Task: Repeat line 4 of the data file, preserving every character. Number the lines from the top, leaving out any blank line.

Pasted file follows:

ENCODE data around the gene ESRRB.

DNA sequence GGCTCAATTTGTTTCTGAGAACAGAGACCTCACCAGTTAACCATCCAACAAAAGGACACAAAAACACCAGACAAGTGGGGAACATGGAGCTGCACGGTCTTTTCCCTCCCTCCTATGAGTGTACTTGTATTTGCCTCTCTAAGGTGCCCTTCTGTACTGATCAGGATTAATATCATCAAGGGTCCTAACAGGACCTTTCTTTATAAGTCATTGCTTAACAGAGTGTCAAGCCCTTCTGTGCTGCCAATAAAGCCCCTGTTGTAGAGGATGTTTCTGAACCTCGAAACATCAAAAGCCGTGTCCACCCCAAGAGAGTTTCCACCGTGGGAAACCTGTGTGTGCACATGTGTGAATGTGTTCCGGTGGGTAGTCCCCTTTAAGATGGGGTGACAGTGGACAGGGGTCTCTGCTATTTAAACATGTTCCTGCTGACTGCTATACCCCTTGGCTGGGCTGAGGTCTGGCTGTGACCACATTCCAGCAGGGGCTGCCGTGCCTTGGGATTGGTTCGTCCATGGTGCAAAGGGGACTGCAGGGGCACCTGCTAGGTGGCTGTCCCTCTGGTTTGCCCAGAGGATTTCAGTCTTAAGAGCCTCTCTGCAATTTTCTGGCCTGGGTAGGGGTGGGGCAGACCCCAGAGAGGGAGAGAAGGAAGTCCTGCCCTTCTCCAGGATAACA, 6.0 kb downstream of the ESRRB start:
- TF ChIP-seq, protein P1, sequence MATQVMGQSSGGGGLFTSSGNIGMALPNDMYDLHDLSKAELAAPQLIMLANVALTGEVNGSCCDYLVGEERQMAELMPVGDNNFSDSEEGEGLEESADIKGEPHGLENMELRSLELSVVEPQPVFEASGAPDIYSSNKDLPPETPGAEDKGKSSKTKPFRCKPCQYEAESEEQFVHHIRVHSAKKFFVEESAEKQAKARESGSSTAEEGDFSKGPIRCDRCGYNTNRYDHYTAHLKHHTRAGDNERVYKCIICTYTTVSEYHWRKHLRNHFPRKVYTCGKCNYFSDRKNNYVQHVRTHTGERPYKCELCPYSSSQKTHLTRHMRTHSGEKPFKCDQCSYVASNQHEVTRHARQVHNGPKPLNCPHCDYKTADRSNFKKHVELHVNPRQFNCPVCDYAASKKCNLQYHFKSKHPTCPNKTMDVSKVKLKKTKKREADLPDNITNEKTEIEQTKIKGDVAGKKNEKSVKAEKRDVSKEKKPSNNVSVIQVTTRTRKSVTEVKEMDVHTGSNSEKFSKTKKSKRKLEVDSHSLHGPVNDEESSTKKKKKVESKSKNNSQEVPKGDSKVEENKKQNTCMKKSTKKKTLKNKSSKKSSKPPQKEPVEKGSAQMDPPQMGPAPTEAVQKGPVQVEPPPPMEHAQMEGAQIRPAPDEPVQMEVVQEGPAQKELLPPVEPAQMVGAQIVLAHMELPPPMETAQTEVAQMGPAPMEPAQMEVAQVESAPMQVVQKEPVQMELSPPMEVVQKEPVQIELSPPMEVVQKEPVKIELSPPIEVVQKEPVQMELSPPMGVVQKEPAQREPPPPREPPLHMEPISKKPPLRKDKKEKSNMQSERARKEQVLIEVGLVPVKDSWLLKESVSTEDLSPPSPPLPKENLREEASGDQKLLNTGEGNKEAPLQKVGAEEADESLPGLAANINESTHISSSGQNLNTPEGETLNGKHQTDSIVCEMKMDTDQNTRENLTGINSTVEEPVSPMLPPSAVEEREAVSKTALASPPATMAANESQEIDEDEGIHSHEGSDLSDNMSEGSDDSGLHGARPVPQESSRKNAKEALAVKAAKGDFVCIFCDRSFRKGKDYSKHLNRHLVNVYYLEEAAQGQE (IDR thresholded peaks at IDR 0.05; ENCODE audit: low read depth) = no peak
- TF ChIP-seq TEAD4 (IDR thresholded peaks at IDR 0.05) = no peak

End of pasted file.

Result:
- TF ChIP-seq TEAD4 (IDR thresholded peaks at IDR 0.05) = no peak